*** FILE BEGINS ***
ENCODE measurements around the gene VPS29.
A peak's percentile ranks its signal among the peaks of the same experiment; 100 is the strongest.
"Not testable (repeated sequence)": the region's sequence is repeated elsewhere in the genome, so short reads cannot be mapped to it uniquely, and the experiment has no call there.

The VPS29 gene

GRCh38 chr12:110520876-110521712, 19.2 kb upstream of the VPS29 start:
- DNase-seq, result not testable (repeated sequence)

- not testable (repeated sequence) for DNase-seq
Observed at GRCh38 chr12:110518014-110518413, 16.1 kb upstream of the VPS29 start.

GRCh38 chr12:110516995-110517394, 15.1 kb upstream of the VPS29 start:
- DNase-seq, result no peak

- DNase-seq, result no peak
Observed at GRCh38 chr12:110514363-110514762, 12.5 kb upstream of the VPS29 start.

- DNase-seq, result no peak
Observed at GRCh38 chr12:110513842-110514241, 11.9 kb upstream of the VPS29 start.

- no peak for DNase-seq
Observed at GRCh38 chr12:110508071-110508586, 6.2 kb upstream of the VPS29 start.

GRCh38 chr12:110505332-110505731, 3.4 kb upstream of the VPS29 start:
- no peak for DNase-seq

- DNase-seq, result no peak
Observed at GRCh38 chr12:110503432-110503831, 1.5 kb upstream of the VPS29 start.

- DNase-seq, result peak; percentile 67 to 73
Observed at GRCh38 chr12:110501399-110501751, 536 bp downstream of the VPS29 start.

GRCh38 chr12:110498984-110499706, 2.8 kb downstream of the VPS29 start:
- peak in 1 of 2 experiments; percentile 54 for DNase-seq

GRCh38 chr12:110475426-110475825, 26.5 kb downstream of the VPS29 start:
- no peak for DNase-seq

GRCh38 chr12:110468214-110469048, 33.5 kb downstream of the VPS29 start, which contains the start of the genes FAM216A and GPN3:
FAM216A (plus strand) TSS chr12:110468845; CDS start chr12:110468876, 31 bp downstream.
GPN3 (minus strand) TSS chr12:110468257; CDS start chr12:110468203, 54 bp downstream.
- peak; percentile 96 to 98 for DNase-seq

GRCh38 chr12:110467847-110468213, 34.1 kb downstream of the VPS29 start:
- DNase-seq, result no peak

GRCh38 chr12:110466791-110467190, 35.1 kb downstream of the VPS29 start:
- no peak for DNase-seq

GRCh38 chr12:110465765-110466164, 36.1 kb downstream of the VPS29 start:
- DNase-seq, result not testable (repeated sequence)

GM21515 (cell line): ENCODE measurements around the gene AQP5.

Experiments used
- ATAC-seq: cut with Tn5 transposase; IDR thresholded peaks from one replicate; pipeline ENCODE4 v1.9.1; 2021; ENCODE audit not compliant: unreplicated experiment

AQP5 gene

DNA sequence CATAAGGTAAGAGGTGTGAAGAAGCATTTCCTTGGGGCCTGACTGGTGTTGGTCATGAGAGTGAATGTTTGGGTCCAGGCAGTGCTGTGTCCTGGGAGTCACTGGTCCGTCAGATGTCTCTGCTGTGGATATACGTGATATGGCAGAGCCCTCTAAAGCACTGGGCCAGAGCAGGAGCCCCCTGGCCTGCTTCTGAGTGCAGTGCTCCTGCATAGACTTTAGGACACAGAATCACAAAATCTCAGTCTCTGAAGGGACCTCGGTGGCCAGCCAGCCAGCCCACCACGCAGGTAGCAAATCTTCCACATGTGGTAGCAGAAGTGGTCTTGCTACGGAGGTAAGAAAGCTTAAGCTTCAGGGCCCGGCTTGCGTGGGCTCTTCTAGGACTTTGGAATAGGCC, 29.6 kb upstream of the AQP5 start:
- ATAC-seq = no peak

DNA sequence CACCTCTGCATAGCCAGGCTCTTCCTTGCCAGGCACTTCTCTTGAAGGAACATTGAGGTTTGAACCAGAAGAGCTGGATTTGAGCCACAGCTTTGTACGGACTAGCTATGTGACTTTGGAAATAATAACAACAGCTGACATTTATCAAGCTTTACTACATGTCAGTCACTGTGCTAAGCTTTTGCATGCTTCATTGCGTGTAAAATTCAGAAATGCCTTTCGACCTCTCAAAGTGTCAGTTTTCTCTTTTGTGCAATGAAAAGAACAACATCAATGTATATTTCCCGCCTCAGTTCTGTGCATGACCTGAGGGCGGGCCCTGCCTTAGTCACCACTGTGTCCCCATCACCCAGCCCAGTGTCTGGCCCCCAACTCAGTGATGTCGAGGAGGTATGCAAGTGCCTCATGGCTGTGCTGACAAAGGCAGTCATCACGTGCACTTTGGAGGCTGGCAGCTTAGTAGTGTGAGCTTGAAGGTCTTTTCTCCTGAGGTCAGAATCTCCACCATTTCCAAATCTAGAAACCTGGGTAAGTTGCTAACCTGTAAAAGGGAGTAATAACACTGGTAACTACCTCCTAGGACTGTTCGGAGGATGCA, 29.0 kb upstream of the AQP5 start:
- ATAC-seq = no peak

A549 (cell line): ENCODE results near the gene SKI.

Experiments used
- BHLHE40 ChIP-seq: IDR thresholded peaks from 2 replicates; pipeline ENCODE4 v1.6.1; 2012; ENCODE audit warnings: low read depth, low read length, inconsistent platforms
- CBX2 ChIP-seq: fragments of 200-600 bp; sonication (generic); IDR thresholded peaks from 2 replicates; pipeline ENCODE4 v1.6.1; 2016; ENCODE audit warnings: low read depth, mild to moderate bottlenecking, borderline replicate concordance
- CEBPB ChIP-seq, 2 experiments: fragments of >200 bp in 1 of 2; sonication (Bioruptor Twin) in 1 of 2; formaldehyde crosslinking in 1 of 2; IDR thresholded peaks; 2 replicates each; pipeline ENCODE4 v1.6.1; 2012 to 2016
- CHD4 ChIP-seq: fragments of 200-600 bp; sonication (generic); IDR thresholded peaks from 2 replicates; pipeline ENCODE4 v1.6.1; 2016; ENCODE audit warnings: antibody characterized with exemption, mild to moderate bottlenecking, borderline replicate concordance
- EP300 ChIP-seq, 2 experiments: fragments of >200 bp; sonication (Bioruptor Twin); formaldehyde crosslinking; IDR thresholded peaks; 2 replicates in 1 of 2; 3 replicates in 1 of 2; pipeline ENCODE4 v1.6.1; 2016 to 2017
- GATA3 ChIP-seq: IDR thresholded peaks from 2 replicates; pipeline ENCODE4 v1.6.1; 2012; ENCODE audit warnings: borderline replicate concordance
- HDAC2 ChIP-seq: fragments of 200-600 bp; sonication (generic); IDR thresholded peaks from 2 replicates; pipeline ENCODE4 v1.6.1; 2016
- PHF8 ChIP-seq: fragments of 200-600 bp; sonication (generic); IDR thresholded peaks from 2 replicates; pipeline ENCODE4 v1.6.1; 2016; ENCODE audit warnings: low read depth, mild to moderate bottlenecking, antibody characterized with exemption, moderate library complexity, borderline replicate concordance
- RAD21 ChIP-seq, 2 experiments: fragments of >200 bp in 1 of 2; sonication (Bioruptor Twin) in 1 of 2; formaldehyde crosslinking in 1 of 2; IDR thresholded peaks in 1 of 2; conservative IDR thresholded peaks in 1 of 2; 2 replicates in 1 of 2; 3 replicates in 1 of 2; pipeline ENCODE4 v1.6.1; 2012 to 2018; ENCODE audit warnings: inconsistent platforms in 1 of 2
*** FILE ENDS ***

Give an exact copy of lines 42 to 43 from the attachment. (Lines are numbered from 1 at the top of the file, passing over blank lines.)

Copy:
- ATAC-seq = no peak

DNA sequence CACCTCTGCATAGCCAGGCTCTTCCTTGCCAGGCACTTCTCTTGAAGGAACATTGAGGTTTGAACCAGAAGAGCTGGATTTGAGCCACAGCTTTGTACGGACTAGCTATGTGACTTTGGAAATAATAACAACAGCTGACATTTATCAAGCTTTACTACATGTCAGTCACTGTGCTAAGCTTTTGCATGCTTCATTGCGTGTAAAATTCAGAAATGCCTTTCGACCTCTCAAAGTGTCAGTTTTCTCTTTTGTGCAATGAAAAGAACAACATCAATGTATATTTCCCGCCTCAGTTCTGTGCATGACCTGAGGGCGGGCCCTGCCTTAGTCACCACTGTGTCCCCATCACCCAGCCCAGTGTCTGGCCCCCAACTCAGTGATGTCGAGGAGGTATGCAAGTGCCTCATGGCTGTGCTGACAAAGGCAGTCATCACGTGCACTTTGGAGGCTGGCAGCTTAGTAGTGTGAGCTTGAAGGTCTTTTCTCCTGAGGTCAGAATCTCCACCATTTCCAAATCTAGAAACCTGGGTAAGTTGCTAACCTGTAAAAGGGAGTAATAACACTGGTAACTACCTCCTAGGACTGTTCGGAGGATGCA, 29.0 kb upstream of the AQP5 start: